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Species Guide
A photo of a Pheasant Pigeon (Otidiphaps nobilis)
Pheasant Pigeon

Pheasant Pigeon

Otidiphaps nobilis

The Pheasant Pigeon, Otidiphaps nobilis, is a large terrestrial pigeon, unique as the sole representative of its genus. It bears a striking resemblance to pheasants, with a laterally compressed tail and rounded wings. The bird's plumage is a glossy black on the head, underside, rear, and lower back, with short, rounded brown wings. The nape color varies among subspecies, presenting as white, green, grey, or black.

Identification Tips

To identify the Pheasant Pigeon, look for its distinctive glossy black head and underparts, complemented by brown wings. The nape color is a key identifier, differing by subspecies. The bird's pheasant-like appearance, including its tail shape and wing structure, sets it apart from other pigeons.


This species thrives in the primary rainforests of New Guinea and adjacent islands, favoring hilly and lower mountain regions, though it can also be found in lowland areas.


The Pheasant Pigeon is distributed across New Guinea, with its presence extending to nearby islands such as Batanta, Waigeo, and the Aru Islands, as well as Fergusson Island.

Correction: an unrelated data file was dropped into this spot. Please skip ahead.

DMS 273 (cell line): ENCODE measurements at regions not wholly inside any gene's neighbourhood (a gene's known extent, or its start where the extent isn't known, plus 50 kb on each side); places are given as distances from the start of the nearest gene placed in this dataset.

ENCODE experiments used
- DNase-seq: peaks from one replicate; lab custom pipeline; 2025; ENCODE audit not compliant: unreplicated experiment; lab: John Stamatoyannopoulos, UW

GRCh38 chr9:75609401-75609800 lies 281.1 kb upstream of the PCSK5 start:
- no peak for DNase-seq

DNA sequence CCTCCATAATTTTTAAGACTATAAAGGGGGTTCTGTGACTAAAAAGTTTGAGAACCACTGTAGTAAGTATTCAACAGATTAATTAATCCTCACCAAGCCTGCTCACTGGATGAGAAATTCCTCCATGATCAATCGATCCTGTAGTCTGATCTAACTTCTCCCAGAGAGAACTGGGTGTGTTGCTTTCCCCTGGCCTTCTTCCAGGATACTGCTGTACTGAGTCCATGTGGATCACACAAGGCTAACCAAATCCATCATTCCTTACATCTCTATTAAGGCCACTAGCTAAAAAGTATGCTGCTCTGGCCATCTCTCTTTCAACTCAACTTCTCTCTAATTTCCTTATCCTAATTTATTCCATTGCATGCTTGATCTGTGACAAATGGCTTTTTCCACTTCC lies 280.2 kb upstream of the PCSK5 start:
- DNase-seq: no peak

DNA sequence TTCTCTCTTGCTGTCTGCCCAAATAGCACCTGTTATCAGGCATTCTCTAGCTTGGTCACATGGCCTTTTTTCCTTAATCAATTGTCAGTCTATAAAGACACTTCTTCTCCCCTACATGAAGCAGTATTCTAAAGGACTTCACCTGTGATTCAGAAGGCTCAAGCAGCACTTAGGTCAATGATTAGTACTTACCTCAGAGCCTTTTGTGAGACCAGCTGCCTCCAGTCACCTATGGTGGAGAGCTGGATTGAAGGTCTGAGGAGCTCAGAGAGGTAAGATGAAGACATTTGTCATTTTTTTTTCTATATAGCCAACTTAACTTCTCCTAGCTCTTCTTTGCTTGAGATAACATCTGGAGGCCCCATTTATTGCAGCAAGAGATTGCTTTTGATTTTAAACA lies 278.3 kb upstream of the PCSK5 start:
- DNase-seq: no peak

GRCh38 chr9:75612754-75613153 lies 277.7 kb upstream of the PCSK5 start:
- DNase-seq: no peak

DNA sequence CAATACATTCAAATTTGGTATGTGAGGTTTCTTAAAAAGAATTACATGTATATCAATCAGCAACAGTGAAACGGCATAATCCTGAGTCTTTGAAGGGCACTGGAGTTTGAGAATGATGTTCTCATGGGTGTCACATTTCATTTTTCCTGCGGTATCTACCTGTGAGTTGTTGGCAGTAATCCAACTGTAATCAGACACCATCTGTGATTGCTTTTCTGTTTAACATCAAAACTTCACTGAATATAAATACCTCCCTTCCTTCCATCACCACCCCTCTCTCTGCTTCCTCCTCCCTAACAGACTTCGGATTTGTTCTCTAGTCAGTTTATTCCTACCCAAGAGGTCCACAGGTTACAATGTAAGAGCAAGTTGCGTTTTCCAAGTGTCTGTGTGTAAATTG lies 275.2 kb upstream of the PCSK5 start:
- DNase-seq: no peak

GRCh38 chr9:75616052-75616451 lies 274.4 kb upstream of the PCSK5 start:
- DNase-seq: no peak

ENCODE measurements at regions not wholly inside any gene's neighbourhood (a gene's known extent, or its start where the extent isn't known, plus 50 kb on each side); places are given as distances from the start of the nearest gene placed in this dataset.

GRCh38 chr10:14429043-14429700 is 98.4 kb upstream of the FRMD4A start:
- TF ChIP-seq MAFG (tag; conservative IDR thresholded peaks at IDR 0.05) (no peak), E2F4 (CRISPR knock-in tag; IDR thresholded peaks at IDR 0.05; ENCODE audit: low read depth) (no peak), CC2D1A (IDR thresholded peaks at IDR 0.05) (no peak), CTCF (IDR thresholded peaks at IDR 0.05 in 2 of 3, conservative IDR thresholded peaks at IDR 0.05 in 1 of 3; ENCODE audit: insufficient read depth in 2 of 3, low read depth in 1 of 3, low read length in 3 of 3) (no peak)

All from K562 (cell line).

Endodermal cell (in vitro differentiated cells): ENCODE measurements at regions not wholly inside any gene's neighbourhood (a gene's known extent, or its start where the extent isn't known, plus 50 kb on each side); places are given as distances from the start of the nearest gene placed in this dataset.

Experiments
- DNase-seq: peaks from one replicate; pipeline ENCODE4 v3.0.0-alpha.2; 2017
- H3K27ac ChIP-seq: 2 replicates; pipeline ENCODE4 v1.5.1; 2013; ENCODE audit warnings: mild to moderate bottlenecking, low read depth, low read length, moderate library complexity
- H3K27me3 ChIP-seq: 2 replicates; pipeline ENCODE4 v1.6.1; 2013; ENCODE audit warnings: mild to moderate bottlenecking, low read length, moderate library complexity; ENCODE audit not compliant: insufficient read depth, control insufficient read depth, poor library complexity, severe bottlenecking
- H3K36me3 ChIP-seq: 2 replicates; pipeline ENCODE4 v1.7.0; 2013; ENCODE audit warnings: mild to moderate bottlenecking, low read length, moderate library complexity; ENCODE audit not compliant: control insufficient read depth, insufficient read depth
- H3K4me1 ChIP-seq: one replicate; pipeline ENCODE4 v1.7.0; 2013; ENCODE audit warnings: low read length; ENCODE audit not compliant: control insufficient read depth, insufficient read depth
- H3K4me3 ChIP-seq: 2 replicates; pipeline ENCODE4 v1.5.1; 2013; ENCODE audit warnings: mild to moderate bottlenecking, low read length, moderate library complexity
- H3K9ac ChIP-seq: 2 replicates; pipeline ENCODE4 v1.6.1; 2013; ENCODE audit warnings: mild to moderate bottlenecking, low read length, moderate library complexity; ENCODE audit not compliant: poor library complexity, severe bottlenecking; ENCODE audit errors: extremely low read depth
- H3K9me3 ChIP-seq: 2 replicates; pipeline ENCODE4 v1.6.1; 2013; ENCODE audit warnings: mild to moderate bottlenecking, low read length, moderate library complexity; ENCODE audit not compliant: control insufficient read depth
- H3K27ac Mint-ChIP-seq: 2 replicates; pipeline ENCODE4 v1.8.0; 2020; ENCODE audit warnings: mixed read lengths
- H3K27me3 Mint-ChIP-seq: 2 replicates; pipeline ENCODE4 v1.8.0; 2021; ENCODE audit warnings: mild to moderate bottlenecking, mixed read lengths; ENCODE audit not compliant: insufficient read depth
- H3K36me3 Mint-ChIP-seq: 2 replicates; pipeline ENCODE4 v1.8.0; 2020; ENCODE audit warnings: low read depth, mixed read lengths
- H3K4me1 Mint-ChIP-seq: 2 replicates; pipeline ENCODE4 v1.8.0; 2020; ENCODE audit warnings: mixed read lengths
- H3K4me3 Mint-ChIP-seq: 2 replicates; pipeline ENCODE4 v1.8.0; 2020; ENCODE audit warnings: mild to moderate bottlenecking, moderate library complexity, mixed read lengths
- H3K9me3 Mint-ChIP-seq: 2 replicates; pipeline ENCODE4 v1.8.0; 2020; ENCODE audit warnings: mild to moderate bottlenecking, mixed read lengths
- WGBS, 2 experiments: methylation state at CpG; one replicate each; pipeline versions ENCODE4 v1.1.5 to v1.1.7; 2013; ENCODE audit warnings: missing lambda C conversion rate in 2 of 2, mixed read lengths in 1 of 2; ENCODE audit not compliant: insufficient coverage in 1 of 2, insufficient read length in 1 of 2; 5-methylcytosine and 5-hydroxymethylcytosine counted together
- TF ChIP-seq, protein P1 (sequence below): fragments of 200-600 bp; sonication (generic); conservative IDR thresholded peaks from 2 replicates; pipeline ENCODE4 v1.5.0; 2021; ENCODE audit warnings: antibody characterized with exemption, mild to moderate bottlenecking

A highly secretive bird, the Pheasant Pigeon is known for its terrestrial lifestyle, feeding on seeds and fallen fruits. It nests on the ground, concealed beneath trees and shrubs. Both parents share the responsibility of incubating the single egg and caring for the chick, feeding it with regurgitated crop milk, a common pigeon trait.

Song & Calls

The Pheasant Pigeon's vocal repertoire includes a drilling-like sound, a typical pigeon coo, and a distinctive "wu-huwoooooa" call that modulates in pitch before fading.


Breeding behavior involves ground nesting under the cover of vegetation, with a single egg laid and incubated for approximately four weeks. Both parents are involved in the rearing of the young.

Similar Species

There are no galliform birds in New Guinea, and thus the Pheasant Pigeon has no direct avian mimics within its range. It occupies an ecological niche similar to that of a partridge or small pheasant.

Diet and Feeding

The diet consists primarily of seeds and fallen fruits, which the Pheasant Pigeon forages for on the rainforest floor.

Conservation status

The species is experiencing a gradual decline due to habitat loss from logging and agricultural expansion. While the green-naped and grey-naped subspecies are not currently threatened, the black-naped Pheasant Pigeon is critically endangered, and the white-naped is vulnerable. Conservation efforts are imperative for the monitoring and protection of this unique genus.

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